Bees and Baptisia

Seems to be wondering, “Just how do I get in here?”

Another reliable plant in our front garden is the perennial Blue False Indigo, Baptisia australis, a member of the family Fabaceae (legumes) that contains other garden plants such as beans, sweet peas, lupines and the shrubby caraganas. Blue False Indigo grows best in gritty well-drained soil, but it also does well our clay-based Edmonton earth. It can be slow to establish, but is long-lived and will eventually grow to about 90 to 120 cm tall (3 to 4 feet) and wide. The stems begin branching half-way up and have grey-green foliage with trifoliate leaves. The flower spikes are tipped with upright terminal racemes with the pale blue to deep violet pea-like, bisexual flowers about 2.5 cm (1 inch) long. It thrives in full sun and is tolerant of dry conditions.

At the doorway, but how to open it?

B. australis flowers in early summer for about two weeks. The sexual parts of the flowers are enclosed by the two lower petals (called a keel), with the pollen-bearing anthers in close contact with the stigma,  so it can be self-pollinating. However, the flower design still allows for insect pollination in a very selective way.

Ghostly anthers within the keel.

Ghostly anthers within the keel.


Baptisia flower petal arrangement

The petals of the Blue False Indigo flower are arranged in a classic pea-flower shape. There is a large upper petal called the banner (sometimes called the standard) with a petal called the wing on either side. The two lower petals that form the keel are fused on the bottom edge and contain the stamens and pistil. The nectar lies at the base of the stamens, which are unreachable by most insects. Most, but not all–bees of a certain weight and/or persistence can find a way to get at the riches of nectar and pollen that are hidden deep within the flower.

Bombus nevadensis feeding at False Blue Indigo, Baptisia australis.

Big bee, no problem. This queen Bombus nevadensis uses her mid-legs to hold the wing petals and reveal an opening at the base of the flower to reach the nectar. The keel has opened to reveal the stamens which brush under her abdomen.


The smaller leafcutter bees (Megachilidae) don’t have the weight, so they resort to a more forceful entry method…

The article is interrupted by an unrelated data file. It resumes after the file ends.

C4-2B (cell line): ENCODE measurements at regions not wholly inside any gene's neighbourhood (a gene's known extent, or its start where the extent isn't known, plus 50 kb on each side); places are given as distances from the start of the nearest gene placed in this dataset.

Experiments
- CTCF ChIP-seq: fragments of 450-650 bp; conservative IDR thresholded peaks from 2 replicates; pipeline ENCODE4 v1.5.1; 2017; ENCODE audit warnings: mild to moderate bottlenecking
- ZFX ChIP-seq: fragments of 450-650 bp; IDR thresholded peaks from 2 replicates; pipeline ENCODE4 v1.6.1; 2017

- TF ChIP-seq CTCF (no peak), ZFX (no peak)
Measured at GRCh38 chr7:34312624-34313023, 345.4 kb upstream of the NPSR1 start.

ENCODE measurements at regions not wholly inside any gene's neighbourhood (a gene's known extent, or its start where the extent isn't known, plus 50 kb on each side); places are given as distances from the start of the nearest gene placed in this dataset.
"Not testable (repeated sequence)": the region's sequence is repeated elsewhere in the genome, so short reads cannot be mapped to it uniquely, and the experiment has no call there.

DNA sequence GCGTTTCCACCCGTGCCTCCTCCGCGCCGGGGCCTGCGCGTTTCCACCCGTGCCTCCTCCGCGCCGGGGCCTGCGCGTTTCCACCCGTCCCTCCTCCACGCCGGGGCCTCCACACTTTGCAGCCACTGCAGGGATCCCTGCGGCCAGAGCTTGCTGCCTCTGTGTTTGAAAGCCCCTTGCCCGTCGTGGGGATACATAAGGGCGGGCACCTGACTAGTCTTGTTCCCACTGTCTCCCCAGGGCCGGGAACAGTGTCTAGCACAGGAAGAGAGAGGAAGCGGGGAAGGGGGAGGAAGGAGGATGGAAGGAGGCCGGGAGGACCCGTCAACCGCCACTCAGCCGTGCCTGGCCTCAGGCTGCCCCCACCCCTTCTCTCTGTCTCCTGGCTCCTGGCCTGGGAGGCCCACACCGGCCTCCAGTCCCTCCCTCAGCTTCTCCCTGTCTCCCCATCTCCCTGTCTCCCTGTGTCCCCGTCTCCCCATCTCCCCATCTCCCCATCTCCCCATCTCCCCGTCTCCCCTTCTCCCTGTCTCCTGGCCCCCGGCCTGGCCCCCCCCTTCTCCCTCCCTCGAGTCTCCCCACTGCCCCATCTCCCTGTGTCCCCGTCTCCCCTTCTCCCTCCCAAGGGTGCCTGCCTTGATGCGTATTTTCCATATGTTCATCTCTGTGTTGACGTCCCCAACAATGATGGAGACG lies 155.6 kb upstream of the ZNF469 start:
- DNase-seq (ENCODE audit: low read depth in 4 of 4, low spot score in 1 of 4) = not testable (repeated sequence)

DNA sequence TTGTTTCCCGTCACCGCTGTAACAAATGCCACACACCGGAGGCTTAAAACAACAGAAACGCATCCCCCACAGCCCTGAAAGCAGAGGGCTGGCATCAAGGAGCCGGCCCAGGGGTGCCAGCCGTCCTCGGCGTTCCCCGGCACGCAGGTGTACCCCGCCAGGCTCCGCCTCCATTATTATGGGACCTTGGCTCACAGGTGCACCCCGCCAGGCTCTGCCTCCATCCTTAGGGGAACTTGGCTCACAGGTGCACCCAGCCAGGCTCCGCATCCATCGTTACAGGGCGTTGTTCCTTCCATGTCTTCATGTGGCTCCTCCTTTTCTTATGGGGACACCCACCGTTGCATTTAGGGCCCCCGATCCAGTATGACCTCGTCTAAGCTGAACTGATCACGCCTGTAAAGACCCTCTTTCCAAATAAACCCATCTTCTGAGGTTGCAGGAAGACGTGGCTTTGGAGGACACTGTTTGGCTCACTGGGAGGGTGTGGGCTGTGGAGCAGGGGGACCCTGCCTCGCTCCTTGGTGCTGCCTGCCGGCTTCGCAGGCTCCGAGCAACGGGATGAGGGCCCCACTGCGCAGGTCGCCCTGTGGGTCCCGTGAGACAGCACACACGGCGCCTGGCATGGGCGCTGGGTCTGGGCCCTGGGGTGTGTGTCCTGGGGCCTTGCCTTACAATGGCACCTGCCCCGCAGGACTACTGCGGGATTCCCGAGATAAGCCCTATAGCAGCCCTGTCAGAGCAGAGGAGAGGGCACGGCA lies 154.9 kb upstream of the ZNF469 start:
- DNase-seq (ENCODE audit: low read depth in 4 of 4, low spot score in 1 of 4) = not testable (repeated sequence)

...using its mega-jaws as a  brace,

Using its mega-jaws as a brace…


…and pushing down on the wing petals, raises the anthers and the stigma to brush pollen under the bee’s belly. Note the wear-and-tear on the wing petals–this flower has been visited a few times before.


Here’s another view, with a newer blossom and the bee pushing down the keel with the hind legs, exposing the green stigma and the yellow pollen-coated anthers. Did it reach the nectar?

And another view on an older flower. Enthsiastic waving of the abdome clearly show the pollen-gathering site on Megachile species is under the length of the abdomen and called the ‘scopa‘. The anthers, stigma and style are also clearly visible.

And another view of a Megachile on an older flower. Enthusiastic waving of the abdomen clearly shows the pollen-gathering scopa under the abdomen. The anthers, stigma and style are also clearly visible.

Another view, with the legs at work inside the keel. It appears that the legs are brushing pollen up to the scopa.

Another view, with the legs at work inside the keel. It appears that the legs are brushing pollen up to the scopa.

(All images taken in our front garden in Edmonton, Alberta between June 24 and July 3, 2014)

This entry was posted in Alberta, Canada, Documentary, Edmonton, Education, garden, Hymenoptera, Insect, macro, Megachilidae, photography, Pollination, Season, Summer and tagged , , , , , , , .

One Comment

  1. Charles Bird 31 March, 2015 at 6:33 AM #

    A fascinating series of photographs Adrian. Excellent photography, as usual. The interrelationships and dependencies between flowering plants and insects is almost mind-boggling.

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